'Sustainability' insufficient for future needs
By J.W. Huston
With due respect to John Griffin and his article, "Sustainability Needs To Be A Hotter Issue," (July 30) about "The Hawai'i 2050 Sustainability Task Force," the term "sustainability" needs to be replaced with something less timid and more relevant.
Per Mr. Griffin, sustainability centers "on the idea of wisely providing for current needs without damaging those of future generations." This idea assumes future needs are reflected adequately within current needs. While the assumption may be true for basic needs — food, shelter — clearly it does not suffice for 2050 needs.
Said differently, simply "sustaining" ourselves at a time the world is evolving rapidly penalizes future generations. This is true whether one is focused on our economy, education and jobs, healthcare, technology, transportation, environment, the world situation, or whatever. The only certainty is how the needs of future generations will differ dramatically from today.
If we used the year 1962 — 44 years in the past — as a reference it is clear that little in the year 2050 will resemble today. For example, would the "sustainable needs" in 1962 have sufficed for today's generation? Were those needs sufficient to encompass and respond to today's needs related to globalization, international terrorism, digital and life-science revolutions, population and aging concerns, impact of global outsourcing on jobs and careers, the full impact of urban sprawl and highway congestion, and so on? Hardly.
Mr. Griffin also mentions past efforts similar to the 2050 project and notes the lack of follow-up for the 1970 Conference on the Year 2000 and the long-ignored State Plan of the 1970s and '80s. Yet, the issue of why these efforts came up short of expectations is unaddressed. Two possible explanations come to mind.
First, the Year 2000 effort lacked wide political support while the State Plan was political and bureaucratic in the extreme. Second, both efforts extrapolated the present into the future — i.e., sustainability — and did not have a vision bold enough to seize popular imagination as a genuine "vision quest."
Like the exploits of early Polynesians in the Pacific, a bold vision quest reaches for a goal beyond its grasp. In contrast, sustainability is akin to treading water to stay in place. It is a simple survival effort dependent on luck and unknown others in hope of rescue that reaches for little more than muddling through. It effectively excludes active participation in the creation and pursuit of a better, more desirable future destination.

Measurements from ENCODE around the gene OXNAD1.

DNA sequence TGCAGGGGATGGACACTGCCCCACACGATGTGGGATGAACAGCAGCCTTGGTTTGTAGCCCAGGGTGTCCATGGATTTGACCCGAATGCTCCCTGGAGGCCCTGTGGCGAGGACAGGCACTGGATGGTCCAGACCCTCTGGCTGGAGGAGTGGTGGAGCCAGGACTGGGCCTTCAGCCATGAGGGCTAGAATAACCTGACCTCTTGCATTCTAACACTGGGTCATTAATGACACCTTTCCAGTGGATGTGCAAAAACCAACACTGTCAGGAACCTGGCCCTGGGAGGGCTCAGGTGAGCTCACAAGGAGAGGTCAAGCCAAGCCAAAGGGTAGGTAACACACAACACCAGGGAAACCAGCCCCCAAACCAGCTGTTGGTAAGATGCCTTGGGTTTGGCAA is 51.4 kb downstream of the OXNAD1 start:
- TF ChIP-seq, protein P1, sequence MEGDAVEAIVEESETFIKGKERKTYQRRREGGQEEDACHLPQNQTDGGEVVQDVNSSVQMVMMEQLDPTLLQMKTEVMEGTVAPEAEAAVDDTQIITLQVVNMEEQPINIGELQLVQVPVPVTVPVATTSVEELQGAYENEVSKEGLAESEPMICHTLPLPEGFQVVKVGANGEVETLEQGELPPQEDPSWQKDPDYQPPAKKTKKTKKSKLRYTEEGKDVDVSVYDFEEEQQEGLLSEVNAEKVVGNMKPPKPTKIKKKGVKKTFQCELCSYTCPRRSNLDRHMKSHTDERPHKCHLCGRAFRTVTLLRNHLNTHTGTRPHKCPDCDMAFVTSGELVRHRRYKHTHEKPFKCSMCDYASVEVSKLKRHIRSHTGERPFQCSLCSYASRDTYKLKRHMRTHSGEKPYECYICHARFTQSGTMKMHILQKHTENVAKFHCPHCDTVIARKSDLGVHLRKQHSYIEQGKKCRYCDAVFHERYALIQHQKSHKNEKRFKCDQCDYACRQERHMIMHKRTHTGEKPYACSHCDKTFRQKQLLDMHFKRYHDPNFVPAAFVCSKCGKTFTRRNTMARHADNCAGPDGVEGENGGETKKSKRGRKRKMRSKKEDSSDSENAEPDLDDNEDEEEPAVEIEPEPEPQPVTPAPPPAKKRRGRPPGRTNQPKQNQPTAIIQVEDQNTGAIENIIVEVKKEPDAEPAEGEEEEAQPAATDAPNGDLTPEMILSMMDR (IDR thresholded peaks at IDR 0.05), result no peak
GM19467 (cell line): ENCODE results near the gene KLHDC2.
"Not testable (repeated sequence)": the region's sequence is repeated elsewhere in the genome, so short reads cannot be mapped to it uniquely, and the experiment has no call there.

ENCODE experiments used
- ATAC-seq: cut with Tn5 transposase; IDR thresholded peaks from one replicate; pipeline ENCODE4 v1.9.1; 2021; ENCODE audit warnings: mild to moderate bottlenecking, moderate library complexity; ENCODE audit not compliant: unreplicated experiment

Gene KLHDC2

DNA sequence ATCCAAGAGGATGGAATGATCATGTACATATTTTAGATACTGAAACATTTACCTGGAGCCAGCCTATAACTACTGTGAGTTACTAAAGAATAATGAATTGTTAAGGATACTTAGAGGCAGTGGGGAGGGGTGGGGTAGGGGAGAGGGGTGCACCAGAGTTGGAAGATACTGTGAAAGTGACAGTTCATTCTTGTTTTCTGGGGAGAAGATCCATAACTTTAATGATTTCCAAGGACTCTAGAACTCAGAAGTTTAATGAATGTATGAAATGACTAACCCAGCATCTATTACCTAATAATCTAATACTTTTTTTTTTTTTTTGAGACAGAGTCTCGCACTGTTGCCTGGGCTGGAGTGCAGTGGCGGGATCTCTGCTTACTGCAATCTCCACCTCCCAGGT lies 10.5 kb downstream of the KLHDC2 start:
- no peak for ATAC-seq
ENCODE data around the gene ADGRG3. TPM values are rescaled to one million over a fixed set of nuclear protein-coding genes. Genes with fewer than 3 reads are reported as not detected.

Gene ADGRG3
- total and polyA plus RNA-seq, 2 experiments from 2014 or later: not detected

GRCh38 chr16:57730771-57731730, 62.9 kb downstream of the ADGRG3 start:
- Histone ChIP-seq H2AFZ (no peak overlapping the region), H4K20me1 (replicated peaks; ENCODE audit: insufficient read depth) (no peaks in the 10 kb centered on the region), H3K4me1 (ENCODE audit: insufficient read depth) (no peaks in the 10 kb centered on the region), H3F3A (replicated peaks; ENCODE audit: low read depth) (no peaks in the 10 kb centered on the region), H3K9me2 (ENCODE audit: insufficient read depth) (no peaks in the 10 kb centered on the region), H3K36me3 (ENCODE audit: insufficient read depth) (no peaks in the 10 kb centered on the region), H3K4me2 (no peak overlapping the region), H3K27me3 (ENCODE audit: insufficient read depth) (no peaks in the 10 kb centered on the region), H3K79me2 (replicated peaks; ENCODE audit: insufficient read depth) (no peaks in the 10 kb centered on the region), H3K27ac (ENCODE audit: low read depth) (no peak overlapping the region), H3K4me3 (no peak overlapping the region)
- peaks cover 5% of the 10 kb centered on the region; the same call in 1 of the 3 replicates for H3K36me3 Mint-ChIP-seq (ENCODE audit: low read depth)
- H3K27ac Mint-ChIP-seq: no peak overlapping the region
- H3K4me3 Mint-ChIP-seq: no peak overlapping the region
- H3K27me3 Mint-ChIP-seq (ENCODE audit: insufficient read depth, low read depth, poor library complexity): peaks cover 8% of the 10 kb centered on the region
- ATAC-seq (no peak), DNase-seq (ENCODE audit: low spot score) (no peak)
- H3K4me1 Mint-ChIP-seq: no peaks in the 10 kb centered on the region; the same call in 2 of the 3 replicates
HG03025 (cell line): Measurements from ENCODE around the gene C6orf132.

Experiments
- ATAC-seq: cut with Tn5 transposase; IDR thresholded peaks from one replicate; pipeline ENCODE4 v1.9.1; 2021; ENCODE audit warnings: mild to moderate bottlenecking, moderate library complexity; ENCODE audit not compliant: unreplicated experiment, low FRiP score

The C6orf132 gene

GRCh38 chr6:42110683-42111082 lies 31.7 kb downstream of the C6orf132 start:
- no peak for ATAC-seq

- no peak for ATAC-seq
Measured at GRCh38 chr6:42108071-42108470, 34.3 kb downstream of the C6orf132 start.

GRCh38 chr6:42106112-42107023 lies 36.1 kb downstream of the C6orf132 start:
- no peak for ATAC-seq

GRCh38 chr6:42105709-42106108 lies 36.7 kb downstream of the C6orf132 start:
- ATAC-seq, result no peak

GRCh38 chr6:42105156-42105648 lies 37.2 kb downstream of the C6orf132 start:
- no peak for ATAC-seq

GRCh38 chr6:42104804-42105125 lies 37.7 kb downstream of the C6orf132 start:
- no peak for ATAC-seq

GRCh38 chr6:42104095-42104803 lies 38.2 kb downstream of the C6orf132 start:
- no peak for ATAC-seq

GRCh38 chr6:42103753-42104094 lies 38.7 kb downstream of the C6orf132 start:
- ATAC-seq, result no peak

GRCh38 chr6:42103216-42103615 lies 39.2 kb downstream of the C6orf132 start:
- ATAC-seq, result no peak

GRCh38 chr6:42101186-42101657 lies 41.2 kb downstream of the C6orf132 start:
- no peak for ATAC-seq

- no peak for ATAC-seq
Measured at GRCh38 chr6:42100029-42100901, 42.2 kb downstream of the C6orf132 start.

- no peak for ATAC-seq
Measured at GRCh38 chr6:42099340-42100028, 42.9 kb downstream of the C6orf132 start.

Consequently, the real task is identifying bold innovative visions able to maximize the evolvability of our community and provide future 2050 generations with a number of desirable options to choose from as they move toward the 22nd century.
In other words, the goal should be to identify two or three truly bold — almost unimaginable — alternative visions beyond our reach today that could maximize the options and opportunities of those living in 2050 and beyond. Visions so powerful they are inescapable mentally and socially. Visions that inspire and energize us all here until manifested and are applauded internationally as truly visionary.
Accomplishing this will require two different and distinct kinds of leadership — one to nurture and shepherd the creation of these visions, and another one to facilitate and focus the political and economic will needed for realization. Confusing these roles would doom the effort.
The needs of generations in 2050 are beyond today's current needs. The obligation of the 2006 generation is to maximize the desired options and opportunities open to the 2050 generation. To provide them with more than well-meaning intentions, new and innovative approaches to thinking and imagining 2050 is required. Pursuit of sustainability cannot meet this challenge.
J.W. Huston of Honolulu is a college professor. He wrote this commentary for The Advertiser.